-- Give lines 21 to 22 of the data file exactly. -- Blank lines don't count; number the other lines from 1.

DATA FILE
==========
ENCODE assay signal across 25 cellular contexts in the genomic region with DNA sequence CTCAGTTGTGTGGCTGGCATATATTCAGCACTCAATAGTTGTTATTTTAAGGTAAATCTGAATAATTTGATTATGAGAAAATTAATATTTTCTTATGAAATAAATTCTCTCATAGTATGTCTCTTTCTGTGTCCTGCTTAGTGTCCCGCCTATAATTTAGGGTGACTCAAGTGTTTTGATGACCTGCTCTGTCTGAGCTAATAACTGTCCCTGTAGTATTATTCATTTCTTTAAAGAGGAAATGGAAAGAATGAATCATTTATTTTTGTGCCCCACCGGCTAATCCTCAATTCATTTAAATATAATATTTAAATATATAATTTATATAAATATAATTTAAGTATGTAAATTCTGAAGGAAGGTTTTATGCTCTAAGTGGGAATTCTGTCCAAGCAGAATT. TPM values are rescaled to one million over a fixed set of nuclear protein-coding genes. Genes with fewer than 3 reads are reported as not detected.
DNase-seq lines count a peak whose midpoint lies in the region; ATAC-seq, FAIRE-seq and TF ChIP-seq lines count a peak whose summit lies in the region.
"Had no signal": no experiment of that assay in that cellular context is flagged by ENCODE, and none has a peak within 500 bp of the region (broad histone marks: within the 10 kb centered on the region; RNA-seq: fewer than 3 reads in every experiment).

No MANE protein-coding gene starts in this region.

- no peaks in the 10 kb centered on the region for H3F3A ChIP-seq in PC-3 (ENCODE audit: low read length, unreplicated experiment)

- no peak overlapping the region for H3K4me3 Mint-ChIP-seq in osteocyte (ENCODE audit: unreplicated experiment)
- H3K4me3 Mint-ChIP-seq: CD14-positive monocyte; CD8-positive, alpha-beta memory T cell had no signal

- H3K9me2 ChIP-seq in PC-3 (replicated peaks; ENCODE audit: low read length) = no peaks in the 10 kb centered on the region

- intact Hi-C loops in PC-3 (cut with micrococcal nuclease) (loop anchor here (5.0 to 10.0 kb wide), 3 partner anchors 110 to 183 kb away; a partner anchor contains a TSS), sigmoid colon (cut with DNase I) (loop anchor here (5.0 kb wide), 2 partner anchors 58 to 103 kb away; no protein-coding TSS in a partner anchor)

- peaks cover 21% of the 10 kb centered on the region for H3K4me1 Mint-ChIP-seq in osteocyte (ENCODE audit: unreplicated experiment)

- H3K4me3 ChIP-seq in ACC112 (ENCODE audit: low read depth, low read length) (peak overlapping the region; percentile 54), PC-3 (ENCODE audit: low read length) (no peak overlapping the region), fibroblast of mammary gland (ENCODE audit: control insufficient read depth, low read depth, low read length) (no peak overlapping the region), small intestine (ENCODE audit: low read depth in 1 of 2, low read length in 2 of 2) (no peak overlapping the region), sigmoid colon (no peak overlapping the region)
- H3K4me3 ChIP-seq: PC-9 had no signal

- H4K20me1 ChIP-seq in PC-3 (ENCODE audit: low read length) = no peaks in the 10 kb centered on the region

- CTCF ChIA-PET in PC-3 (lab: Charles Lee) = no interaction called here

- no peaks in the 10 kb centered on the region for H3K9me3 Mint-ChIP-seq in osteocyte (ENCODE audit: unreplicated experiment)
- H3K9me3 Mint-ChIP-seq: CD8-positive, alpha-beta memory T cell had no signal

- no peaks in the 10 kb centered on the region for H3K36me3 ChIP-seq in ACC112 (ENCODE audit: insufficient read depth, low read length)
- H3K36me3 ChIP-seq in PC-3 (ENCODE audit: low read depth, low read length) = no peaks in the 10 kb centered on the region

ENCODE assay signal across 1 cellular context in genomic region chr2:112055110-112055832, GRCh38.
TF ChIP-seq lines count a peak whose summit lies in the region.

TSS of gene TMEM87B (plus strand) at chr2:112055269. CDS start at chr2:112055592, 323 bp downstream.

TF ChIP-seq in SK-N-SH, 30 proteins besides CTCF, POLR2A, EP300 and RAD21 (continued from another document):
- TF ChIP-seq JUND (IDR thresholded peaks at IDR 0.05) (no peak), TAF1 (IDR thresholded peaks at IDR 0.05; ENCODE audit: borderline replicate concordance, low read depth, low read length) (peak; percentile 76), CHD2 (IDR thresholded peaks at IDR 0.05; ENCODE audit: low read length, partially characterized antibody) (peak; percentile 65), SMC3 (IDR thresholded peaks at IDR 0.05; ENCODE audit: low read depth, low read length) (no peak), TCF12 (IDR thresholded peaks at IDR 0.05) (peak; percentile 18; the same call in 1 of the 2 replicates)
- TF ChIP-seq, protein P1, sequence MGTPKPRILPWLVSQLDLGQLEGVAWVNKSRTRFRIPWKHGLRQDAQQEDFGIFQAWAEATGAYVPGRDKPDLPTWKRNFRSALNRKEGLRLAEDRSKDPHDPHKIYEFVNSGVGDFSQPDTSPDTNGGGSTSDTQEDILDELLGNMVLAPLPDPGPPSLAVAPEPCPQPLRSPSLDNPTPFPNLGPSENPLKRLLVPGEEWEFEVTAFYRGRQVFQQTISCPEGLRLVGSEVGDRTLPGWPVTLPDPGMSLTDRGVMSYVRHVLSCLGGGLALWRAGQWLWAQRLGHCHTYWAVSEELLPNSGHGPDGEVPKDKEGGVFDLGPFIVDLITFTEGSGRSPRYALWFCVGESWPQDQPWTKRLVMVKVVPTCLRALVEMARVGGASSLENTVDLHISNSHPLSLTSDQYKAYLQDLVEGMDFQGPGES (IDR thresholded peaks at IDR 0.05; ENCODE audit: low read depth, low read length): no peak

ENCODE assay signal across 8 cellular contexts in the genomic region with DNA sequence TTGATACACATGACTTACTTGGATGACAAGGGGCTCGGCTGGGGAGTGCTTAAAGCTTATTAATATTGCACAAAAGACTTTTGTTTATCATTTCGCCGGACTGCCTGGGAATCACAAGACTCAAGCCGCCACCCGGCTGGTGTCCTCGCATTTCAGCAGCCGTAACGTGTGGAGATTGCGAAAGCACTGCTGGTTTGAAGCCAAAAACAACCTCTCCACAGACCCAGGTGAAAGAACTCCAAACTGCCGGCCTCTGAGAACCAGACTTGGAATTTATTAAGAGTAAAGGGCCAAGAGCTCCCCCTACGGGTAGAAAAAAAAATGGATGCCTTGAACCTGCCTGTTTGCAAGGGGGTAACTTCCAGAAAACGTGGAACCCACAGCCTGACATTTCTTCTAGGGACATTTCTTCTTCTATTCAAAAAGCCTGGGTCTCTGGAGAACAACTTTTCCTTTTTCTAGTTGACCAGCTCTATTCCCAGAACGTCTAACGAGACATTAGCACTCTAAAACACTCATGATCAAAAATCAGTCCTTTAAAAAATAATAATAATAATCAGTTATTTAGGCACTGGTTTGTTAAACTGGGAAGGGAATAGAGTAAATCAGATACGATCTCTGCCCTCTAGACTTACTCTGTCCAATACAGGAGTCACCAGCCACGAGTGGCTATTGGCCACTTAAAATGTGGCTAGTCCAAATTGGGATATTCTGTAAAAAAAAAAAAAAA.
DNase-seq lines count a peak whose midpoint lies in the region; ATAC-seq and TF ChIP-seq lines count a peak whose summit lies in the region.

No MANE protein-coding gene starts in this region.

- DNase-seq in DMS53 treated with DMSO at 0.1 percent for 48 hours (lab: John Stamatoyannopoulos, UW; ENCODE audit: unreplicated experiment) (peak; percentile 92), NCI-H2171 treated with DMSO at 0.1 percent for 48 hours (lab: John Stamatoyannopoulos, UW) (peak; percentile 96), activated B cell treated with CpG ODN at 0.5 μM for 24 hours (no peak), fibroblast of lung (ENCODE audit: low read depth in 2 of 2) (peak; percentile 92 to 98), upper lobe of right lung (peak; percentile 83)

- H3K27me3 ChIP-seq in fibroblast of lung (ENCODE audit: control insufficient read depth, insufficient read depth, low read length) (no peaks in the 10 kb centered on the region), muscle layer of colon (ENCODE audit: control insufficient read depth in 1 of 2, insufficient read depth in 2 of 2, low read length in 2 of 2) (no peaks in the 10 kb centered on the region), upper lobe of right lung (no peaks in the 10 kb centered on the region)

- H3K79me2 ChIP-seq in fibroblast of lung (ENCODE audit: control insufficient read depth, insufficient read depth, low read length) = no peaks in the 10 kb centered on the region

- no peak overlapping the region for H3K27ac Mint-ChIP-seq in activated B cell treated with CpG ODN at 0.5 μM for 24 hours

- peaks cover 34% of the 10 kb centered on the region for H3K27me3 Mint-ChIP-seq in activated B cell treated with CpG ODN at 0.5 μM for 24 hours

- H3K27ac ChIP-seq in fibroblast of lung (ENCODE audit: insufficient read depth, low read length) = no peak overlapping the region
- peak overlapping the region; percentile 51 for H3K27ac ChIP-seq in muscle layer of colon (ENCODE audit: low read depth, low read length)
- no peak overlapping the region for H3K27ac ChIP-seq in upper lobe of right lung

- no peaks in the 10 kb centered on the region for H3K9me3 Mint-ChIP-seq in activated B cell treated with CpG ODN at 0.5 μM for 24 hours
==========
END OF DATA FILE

TSS of gene TMEM87B (plus strand) at chr2:112055269. CDS start at chr2:112055592, 323 bp downstream.

TF ChIP-seq in SK-N-SH, 30 proteins besides CTCF, POLR2A, EP300 and RAD21 (continued from another document):